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Were our mouths filled with song as the sea….

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In all the world’s stress, danger, and fear, it is easy to lose sight of the extraordinary beauty in our lives: the things that rise up, against all expectation or dread, and show us a different way of perceiving and living. When I came to Szolnok at the end of October 2017, on my very first day, I walked to the synagogue (and also got a bike across the street). I knew that it was now a gallery; what I didn’t know was that there were people in Szolnok who treasured its history and worked to keep its heritage alive. Nor did I know that one day I would attend an event devoted to the synagogue’s history, and then, a few days later, hold an event there devoted to the sounds of Shabbat.

But yes, these things happened and are about to happen: On Sunday I attended a day-long event commemorating the synagogue’s 120th anniversary. The hall was packed; a warm and eager audience listened to speeches, presentations, and music (a chamber group from the Szolnok Symphony, and later a klezmer band, whose singer, Judit Klein, began with a solo rendition of “Szól a kakas már“).

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The day was marked with festive and joyous moments: a champagne toast, a delicious kosher lunch, and a special visit to the little synagogue a few meters away, next to the Tisza Mozi movie theatre. (Szolnok once had three synagogues: these two and a third one where a memorial now stands.)

I was left with a desire to hear more: in particular, I hope to hear the rabbi and scholar Alfréd Schöner speak again.

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Tomorrow evening I return to the synagogue, this time to lead an event. I will teach three “songs”–that is, one piyut, one psalm, and one zemer–that have a profound role in Shabbat: “Lecha Dodi,” Psalm 150, and “Eliyahu Hanavi.” The first two I will teach with more than one melody (three for the first and two for the second). I hope that this, too, will be a beginning–but of what, I do not yet know.

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The title of this blog post is a quotation from the Nishmat.

What’s Happening on the Ground in Hungary?

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People sometimes ask me what’s happening on the ground in Hungary–that is, what people think of Orbán and Fidesz. I get puzzled by the question; why assume that political opinions tell us much at all? Political slogans and stances involve so much reduction that they don’t come close to representing life. That said, a rally took me by surprise today.

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I was having a restful afternoon when all of a sudden I heard a sound that I have never heard in Hungary before (except in performances): the sound of slogan-chanting. I looked out the window and saw people marching over the bridge. I ran out the door and across the river to see what was going on. Mind you, there have been many rallies since I arrived here over a year ago, especially in Budapest, but I have not seen or heard them. I usually learned about them after the fact.

I caught up with the crowd and looked around. There were people and flags from at least five political parties ranging ideologically from right to left: Jobbik, Demokratikus Koalíció, Lehet Más a Politika (Politics Can Be Different), Momentum, and MSZP (Magyar Szocialista Párt). I am not sure what exactly they were protesting (beyond Fidesz and Orbán), but my guess is that it had to do with the new “slave labor law.” As I stood on the outskirts and listened, a woman complained to me that they were doing the wrong thing, that this would only lead to confrontation. Then they marched onward, chanting “Orbán takarodj!” (“Orbán, get out!”).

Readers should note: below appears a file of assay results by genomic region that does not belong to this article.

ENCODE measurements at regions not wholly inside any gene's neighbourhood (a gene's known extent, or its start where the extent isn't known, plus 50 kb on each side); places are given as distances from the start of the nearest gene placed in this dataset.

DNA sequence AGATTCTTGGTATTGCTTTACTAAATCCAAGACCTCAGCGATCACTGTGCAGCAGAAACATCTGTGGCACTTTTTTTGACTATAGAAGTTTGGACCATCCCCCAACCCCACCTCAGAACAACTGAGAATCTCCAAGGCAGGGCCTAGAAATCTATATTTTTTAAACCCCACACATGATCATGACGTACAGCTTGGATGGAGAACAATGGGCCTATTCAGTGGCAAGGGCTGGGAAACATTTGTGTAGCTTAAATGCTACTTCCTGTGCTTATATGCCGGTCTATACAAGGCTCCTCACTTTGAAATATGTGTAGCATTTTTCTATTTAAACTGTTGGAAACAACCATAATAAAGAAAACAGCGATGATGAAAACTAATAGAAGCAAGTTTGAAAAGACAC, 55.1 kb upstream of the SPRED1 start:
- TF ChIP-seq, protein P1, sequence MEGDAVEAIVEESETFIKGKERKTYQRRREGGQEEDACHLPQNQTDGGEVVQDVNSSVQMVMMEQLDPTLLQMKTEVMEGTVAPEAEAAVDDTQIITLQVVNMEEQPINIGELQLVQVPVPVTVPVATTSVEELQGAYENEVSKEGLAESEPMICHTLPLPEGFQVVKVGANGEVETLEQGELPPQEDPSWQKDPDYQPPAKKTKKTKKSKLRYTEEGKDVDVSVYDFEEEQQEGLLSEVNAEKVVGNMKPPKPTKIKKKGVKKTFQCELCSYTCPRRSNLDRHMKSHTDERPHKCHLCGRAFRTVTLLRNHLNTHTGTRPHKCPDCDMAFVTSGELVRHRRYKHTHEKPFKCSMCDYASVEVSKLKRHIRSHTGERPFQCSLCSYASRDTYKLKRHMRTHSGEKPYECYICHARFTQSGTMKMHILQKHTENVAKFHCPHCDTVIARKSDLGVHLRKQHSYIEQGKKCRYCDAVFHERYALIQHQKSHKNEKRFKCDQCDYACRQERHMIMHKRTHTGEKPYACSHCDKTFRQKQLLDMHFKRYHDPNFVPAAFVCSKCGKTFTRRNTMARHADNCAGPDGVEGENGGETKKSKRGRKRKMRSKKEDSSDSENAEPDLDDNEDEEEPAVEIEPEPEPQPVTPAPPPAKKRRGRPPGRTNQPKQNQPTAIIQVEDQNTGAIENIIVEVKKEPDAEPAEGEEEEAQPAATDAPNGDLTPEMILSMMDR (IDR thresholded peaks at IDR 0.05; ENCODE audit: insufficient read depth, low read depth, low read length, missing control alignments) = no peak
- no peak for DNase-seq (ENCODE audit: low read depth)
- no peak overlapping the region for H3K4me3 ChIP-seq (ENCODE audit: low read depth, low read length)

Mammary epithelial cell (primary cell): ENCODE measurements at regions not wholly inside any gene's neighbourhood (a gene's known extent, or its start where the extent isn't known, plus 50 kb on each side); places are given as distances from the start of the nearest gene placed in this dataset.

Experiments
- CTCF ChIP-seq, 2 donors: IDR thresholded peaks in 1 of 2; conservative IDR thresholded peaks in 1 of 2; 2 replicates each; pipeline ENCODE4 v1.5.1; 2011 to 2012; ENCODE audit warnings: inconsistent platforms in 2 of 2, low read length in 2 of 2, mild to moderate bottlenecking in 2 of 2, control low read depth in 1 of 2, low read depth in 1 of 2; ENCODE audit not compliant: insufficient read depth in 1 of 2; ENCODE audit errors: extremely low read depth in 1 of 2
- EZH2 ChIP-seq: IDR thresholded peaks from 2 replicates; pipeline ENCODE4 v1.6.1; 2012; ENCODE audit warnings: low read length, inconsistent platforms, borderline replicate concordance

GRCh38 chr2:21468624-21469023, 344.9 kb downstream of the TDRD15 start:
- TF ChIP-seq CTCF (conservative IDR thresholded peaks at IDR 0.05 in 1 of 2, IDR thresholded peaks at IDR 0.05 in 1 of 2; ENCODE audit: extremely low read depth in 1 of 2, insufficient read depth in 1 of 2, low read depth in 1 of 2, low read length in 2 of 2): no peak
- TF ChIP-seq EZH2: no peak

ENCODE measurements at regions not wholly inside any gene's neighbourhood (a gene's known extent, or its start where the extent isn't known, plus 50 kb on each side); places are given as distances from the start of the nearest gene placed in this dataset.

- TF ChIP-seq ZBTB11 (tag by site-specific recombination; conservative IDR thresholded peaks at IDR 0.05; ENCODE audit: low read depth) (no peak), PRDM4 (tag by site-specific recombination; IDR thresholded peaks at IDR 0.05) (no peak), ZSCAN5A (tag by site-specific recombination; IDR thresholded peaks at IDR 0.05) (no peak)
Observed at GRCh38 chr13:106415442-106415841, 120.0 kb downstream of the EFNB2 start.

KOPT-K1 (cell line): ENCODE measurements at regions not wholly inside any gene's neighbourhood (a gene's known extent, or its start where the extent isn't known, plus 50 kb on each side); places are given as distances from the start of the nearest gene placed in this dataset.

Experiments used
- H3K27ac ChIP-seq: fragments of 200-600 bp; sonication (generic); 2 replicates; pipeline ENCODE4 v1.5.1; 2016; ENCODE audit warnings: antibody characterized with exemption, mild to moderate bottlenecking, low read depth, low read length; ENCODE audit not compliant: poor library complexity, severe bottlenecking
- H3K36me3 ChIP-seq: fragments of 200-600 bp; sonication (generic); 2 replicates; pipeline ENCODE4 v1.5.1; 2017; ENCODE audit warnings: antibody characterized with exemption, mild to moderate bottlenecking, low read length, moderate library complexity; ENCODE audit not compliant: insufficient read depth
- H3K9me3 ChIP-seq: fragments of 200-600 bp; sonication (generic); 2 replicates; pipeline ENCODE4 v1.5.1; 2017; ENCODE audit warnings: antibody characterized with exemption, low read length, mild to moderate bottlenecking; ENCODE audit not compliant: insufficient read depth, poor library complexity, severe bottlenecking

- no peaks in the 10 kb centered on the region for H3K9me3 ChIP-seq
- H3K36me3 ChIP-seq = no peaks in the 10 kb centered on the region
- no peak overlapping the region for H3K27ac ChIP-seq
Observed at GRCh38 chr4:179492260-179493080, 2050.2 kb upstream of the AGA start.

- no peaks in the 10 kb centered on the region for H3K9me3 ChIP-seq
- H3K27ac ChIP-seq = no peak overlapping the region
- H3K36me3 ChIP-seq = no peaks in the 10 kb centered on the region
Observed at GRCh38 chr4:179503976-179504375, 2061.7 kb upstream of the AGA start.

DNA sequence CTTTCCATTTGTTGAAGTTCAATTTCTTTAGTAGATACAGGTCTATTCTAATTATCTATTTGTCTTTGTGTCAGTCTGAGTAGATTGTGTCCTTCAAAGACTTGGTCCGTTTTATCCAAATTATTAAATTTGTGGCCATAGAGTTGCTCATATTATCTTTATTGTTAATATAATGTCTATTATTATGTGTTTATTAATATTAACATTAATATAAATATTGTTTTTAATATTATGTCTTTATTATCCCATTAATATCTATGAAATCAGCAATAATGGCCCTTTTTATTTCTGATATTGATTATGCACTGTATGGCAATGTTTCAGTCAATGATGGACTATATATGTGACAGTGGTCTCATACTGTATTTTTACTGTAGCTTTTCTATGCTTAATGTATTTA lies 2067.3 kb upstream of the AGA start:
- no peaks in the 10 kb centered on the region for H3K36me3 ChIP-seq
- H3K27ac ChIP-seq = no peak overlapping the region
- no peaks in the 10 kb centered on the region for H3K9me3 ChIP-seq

“Orbán, get out,” but then what? I don’t deplore this kind of action, but I see it as a rough draft of something to come. Many young people are astute observers of the situation; they analyze the problems, arguments, and flaws on all sides and deliberate over solutions. I often get keen news analyses from students: commentary on current events in Hungary, the future of the EU, Brexit developments, the situation in Venezuela, and more. In ten years or so, a new generation of adults will point out new possibilities, if they have not left the country and if Europe has not fallen apart.

But back to my original point: as understood currently, politics only grazes the surface, if even that. Because of its pressure toward certainty and allegiance, political speech often disregards human complexity. Point the finger at others, and you get all sorts of approval; question yourself, and you fall into obscurity or even ridicule.

This does not have to be so; politics can involve discernment and probing. To reach this level, it must be informed by literature, history, philosophy, and arts, by mathematics and science, by practical experience and wisdom, and by difficult introspection. This kind of politics is even more daring than slogans and platforms, but it takes courage and knowledge.

So, although the rally represented more than I know, it did not encompass life on the ground this week, which was full of literature (in particular, two readings by the poet Béla Markó, on one of his rare visits to Szolnok), music, language, work, bike rides, dilemma, speech, translation, silence, theatre, sleep, waking, and thought. 

 

The two pictures of the end are of my bike ride to school on Friday morning and the opening moments of the Varga Katalin Gimnázium drama club’s performance in the annual Ádámok és Évák theatre celebration at the Szolnoki Szigligeti Színház on Thursday night.

I made a few edits to this piece after posting it, and then a few more later.

Along the Dirt Road

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In the late afternoon I got on the bike, pedaled north on the Zagyva walkway, crossed the railroad tracks, and continued onto the dirt road, which goes on and on. Here and there, with long stretches in between, I came across walkers (including one of my students), runners, bikers, and a slow jeep–as well as horses, sheep, cows, chickens, and cats.